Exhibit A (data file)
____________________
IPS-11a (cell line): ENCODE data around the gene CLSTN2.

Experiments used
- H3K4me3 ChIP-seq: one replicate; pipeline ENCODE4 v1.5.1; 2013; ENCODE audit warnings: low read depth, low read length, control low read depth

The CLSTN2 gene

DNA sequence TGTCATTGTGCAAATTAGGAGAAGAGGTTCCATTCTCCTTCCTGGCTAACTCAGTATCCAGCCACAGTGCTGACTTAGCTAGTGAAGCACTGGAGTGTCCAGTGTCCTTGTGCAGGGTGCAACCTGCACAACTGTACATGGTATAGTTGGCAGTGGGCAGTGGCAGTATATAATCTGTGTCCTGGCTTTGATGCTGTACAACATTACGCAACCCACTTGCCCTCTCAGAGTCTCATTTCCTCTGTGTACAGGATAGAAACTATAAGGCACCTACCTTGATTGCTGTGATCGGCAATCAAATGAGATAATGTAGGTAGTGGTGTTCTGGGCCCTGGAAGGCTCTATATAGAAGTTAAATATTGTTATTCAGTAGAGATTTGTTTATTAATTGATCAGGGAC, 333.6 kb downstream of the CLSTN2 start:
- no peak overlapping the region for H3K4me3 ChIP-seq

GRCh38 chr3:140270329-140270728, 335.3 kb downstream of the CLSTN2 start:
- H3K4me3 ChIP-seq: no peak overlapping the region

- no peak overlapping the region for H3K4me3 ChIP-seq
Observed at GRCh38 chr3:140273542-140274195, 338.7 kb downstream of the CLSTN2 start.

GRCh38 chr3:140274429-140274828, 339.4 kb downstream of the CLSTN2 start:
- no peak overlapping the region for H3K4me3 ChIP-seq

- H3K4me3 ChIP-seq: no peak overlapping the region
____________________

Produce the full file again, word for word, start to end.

IPS-11a (cell line): ENCODE data around the gene CLSTN2.

Experiments used
- H3K4me3 ChIP-seq: one replicate; pipeline ENCODE4 v1.5.1; 2013; ENCODE audit warnings: low read depth, low read length, control low read depth

The CLSTN2 gene

DNA sequence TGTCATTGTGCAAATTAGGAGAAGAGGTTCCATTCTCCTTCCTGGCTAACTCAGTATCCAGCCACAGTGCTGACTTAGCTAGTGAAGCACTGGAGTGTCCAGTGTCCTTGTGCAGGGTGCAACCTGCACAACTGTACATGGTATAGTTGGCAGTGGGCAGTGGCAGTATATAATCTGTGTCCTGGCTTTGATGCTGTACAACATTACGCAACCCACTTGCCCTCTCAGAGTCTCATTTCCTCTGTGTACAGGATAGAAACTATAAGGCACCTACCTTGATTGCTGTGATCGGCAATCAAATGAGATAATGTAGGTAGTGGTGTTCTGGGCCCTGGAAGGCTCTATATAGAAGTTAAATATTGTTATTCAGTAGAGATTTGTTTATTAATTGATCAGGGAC, 333.6 kb downstream of the CLSTN2 start:
- no peak overlapping the region for H3K4me3 ChIP-seq

GRCh38 chr3:140270329-140270728, 335.3 kb downstream of the CLSTN2 start:
- H3K4me3 ChIP-seq: no peak overlapping the region

- no peak overlapping the region for H3K4me3 ChIP-seq
Observed at GRCh38 chr3:140273542-140274195, 338.7 kb downstream of the CLSTN2 start.

GRCh38 chr3:140274429-140274828, 339.4 kb downstream of the CLSTN2 start:
- no peak overlapping the region for H3K4me3 ChIP-seq

- H3K4me3 ChIP-seq: no peak overlapping the region